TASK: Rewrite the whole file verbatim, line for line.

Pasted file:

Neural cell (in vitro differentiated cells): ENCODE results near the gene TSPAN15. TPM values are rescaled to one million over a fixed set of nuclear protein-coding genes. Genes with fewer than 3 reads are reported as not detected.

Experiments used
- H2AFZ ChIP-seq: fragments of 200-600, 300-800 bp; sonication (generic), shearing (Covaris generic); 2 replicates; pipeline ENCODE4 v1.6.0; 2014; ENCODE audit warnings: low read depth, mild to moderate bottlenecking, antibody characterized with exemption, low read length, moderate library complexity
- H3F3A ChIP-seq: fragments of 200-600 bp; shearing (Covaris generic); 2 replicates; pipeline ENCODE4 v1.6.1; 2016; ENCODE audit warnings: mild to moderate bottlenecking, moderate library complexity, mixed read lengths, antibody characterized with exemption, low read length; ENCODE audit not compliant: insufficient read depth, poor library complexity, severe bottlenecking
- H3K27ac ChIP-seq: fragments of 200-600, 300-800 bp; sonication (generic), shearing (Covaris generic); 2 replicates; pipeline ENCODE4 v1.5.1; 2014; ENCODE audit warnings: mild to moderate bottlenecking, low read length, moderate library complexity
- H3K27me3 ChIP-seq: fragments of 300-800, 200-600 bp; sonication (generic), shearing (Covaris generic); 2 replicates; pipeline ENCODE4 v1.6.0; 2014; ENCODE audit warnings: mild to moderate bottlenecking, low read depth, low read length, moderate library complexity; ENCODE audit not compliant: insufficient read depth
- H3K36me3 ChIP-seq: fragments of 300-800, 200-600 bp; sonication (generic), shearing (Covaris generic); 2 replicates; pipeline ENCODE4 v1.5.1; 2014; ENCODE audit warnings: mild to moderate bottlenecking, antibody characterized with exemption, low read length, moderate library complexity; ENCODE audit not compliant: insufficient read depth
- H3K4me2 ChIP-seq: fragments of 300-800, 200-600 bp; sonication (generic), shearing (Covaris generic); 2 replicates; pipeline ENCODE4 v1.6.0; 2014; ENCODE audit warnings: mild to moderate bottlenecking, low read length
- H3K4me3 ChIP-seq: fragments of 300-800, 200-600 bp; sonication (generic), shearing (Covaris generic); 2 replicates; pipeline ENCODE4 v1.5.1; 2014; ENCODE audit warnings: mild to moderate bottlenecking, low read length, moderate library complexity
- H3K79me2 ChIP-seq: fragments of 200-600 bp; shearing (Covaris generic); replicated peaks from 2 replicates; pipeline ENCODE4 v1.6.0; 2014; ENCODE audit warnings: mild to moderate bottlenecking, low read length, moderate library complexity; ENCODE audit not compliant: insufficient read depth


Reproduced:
Neural cell (in vitro differentiated cells): ENCODE results near the gene TSPAN15. TPM values are rescaled to one million over a fixed set of nuclear protein-coding genes. Genes with fewer than 3 reads are reported as not detected.

Experiments used
- H2AFZ ChIP-seq: fragments of 200-600, 300-800 bp; sonication (generic), shearing (Covaris generic); 2 replicates; pipeline ENCODE4 v1.6.0; 2014; ENCODE audit warnings: low read depth, mild to moderate bottlenecking, antibody characterized with exemption, low read length, moderate library complexity
- H3F3A ChIP-seq: fragments of 200-600 bp; shearing (Covaris generic); 2 replicates; pipeline ENCODE4 v1.6.1; 2016; ENCODE audit warnings: mild to moderate bottlenecking, moderate library complexity, mixed read lengths, antibody characterized with exemption, low read length; ENCODE audit not compliant: insufficient read depth, poor library complexity, severe bottlenecking
- H3K27ac ChIP-seq: fragments of 200-600, 300-800 bp; sonication (generic), shearing (Covaris generic); 2 replicates; pipeline ENCODE4 v1.5.1; 2014; ENCODE audit warnings: mild to moderate bottlenecking, low read length, moderate library complexity
- H3K27me3 ChIP-seq: fragments of 300-800, 200-600 bp; sonication (generic), shearing (Covaris generic); 2 replicates; pipeline ENCODE4 v1.6.0; 2014; ENCODE audit warnings: mild to moderate bottlenecking, low read depth, low read length, moderate library complexity; ENCODE audit not compliant: insufficient read depth
- H3K36me3 ChIP-seq: fragments of 300-800, 200-600 bp; sonication (generic), shearing (Covaris generic); 2 replicates; pipeline ENCODE4 v1.5.1; 2014; ENCODE audit warnings: mild to moderate bottlenecking, antibody characterized with exemption, low read length, moderate library complexity; ENCODE audit not compliant: insufficient read depth
- H3K4me2 ChIP-seq: fragments of 300-800, 200-600 bp; sonication (generic), shearing (Covaris generic); 2 replicates; pipeline ENCODE4 v1.6.0; 2014; ENCODE audit warnings: mild to moderate bottlenecking, low read length
- H3K4me3 ChIP-seq: fragments of 300-800, 200-600 bp; sonication (generic), shearing (Covaris generic); 2 replicates; pipeline ENCODE4 v1.5.1; 2014; ENCODE audit warnings: mild to moderate bottlenecking, low read length, moderate library complexity
- H3K79me2 ChIP-seq: fragments of 200-600 bp; shearing (Covaris generic); replicated peaks from 2 replicates; pipeline ENCODE4 v1.6.0; 2014; ENCODE audit warnings: mild to moderate bottlenecking, low read length, moderate library complexity; ENCODE audit not compliant: insufficient read depth